Helicopters Magazine

Features Procedures Safety & Training
Image Is Everything

March 8, 2011  By Michael Bellamy

As pilots, we are all familiar with the mechanics of how a helicopter flies, but without a customer, it will stay in the hangar.

As pilots, we are all familiar with the mechanics of how a helicopter flies, but without a customer, it will stay in the hangar. It’s usually not too much trouble to meet the objectives. But how much time is spent analyzing how our actions and appearance influence those same customers?

For pilots in the light- to intermediate-category, clients are usually sitting right beside you, watching your every move. Have you ever wondered how your actions are being interpreted? You should. Your purpose – and that of the helicopter – is to make money for the owner. Superlative skill at the controls is not the only criterion.

Pilots and engineers are on the front line as public relations for the company and should be aware that with customers, sometimes the most innocuous occurrence can have far-reaching consequences.

I once had to respond to an irate client of ours who informed me that, in spite of one of the pilot’s impeccable qualifications, he would not be flying with us again. When asked why, he related an experience which he perceived to justify his misgivings.


All throughout his last flight, the pilot in question immediately switched off a recurring warning light. (The light in question was on the 206 instrument panel: “HTR Fail.”) Understanding the implications of “Fail,” but not “HTR,” the client convinced himself that the pilot was trying to hide a serious deficiency when in fact the pilot was only cycling the Janitrol heater.

“What we have here is a failure to communicate,” to borrow a line from the captain in the movie Cool Hand Luke. Had the pilot been a little more attuned to the man sitting beside him, his passenger would not have harboured misconceptions nor shared them with other potential customers.

People who charter helicopters usually do so on a regular basis and are familiar with normal practices. Erratic or repetitious cockpit checks will only heighten their unease and will no doubt generate spurious speculation later on.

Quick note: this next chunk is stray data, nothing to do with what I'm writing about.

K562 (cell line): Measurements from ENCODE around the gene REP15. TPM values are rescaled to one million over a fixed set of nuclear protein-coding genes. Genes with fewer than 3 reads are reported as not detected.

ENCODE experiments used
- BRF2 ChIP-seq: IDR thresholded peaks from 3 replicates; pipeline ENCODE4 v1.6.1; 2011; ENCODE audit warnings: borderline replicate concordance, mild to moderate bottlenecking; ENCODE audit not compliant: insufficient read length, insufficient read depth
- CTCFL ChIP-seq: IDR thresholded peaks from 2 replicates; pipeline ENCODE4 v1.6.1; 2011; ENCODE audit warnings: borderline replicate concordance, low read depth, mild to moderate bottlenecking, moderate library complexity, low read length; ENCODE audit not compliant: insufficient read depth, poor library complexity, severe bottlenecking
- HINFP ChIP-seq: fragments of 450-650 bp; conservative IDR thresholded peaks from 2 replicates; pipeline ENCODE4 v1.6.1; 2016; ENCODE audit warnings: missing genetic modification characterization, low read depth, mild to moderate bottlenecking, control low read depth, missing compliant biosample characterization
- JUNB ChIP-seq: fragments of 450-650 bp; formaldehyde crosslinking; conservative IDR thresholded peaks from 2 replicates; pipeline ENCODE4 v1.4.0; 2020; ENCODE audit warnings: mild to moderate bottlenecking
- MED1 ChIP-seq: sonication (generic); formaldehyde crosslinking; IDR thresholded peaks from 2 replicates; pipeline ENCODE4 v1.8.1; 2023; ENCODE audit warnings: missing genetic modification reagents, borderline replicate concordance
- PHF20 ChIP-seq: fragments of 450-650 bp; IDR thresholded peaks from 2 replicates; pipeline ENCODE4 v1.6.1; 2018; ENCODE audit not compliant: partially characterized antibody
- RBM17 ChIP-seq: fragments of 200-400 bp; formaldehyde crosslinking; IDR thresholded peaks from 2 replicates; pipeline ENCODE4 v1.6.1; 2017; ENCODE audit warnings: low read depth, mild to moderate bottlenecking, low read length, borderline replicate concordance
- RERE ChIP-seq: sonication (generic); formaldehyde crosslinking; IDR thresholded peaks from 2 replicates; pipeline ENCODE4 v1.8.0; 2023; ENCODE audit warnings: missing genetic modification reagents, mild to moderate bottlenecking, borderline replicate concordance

Here’s one way to handle the situation: if you perceive passengers may be uneasy or interested in what’s happening, let them know what’s going on. For example, your approach to a mountain repeater site will be less stressful to the electrician if you let him know you’re going to do a low recon first before circling to land. If you don’t, he is going to fill in the blanks and later – over coffee – regale his co-workers with the harrowing first attempt you made at landing. This does happen and, all too often, reputations are irrevocably damaged.

Flying in a helicopter is an exciting adventure for occasional passengers and they will readily describe and often enhance the danger when relating to others. If you provide the scenario without a timely explanation, their limited knowledge will provide the rest.

I have been queried numerous times by customers who were looking for an explanation as to the actions of a pilot they had flown with, wanting to know if they were in any danger. Without knowing all of the circumstances, I never pass judgment, but prefer to reassure their safety and suggest that if it happens again, simply ask the pilot.

Appearance works in the same manner. For example, flight suits used to be prevalent among helicopter pilots, but since EMTs usurped and accessorized, the zipper coverall has given way to street clothes. But remember, you are flying a multimillion-dollar helicopter and entrusted with the lives of passengers.

Let’s face it, if your favourite dress in the summer is shorts, flip-flops and your ears look like the spine of a day timer, you are probably going to be the topic of discussion on the customers’ drive home.

Engineering also comes under scrutiny. If you saunter by a helicopter looking like you should be pushing your belongings in a grocery cart, don’t expect to inspire confidence. You may be the most competent engineer on the roster, but passengers don’t know that. They will judge the image you present to them, and relate that to the machine and the company.

Qualifying to fly or maintain a complex machine like a helicopter is not easily gained. It takes years of hard work and perseverance – so, why would anyone allow that accomplishment to be challenged or degraded by a false impression?

If you think adjusting attitude, dress and deportment just to please a customer is not worth your time, try flying without one.

A native of Spruce Grove, Alta., Michael Bellamy has been flying fixed- and rotary-aircraft in a variety of capacities since 1971, and is an accomplished author of several books, including Crosswinds.


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